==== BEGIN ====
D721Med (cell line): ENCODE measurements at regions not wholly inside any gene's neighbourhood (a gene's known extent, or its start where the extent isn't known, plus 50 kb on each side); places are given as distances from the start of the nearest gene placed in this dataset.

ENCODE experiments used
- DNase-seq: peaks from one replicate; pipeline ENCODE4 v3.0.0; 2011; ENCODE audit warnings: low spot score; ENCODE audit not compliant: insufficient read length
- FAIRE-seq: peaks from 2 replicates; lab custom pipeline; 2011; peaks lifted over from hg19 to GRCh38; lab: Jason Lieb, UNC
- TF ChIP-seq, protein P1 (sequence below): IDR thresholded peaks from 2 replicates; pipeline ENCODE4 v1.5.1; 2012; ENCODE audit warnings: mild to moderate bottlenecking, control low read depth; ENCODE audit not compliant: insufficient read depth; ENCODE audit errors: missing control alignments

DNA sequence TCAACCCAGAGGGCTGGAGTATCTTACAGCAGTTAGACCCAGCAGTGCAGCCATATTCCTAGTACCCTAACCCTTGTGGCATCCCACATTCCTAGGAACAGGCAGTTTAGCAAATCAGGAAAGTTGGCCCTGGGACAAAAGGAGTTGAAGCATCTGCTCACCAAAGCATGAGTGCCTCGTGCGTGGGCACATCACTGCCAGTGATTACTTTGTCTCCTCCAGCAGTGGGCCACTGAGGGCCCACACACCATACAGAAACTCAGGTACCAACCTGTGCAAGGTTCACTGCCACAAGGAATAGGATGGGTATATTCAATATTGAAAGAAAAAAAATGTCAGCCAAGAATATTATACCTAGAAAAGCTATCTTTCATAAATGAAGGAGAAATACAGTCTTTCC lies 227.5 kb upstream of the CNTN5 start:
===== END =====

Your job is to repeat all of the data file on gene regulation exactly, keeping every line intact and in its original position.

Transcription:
D721Med (cell line): ENCODE measurements at regions not wholly inside any gene's neighbourhood (a gene's known extent, or its start where the extent isn't known, plus 50 kb on each side); places are given as distances from the start of the nearest gene placed in this dataset.

ENCODE experiments used
- DNase-seq: peaks from one replicate; pipeline ENCODE4 v3.0.0; 2011; ENCODE audit warnings: low spot score; ENCODE audit not compliant: insufficient read length
- FAIRE-seq: peaks from 2 replicates; lab custom pipeline; 2011; peaks lifted over from hg19 to GRCh38; lab: Jason Lieb, UNC
- TF ChIP-seq, protein P1 (sequence below): IDR thresholded peaks from 2 replicates; pipeline ENCODE4 v1.5.1; 2012; ENCODE audit warnings: mild to moderate bottlenecking, control low read depth; ENCODE audit not compliant: insufficient read depth; ENCODE audit errors: missing control alignments

DNA sequence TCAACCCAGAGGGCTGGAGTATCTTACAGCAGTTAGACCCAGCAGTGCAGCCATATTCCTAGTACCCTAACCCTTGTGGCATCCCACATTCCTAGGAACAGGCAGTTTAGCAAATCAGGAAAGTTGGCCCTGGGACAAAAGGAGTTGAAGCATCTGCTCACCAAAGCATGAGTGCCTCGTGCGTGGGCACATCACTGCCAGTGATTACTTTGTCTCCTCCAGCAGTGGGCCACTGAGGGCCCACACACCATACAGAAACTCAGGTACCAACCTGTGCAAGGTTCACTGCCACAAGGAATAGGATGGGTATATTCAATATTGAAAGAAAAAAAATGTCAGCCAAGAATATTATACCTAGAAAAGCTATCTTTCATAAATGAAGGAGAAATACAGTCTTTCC lies 227.5 kb upstream of the CNTN5 start: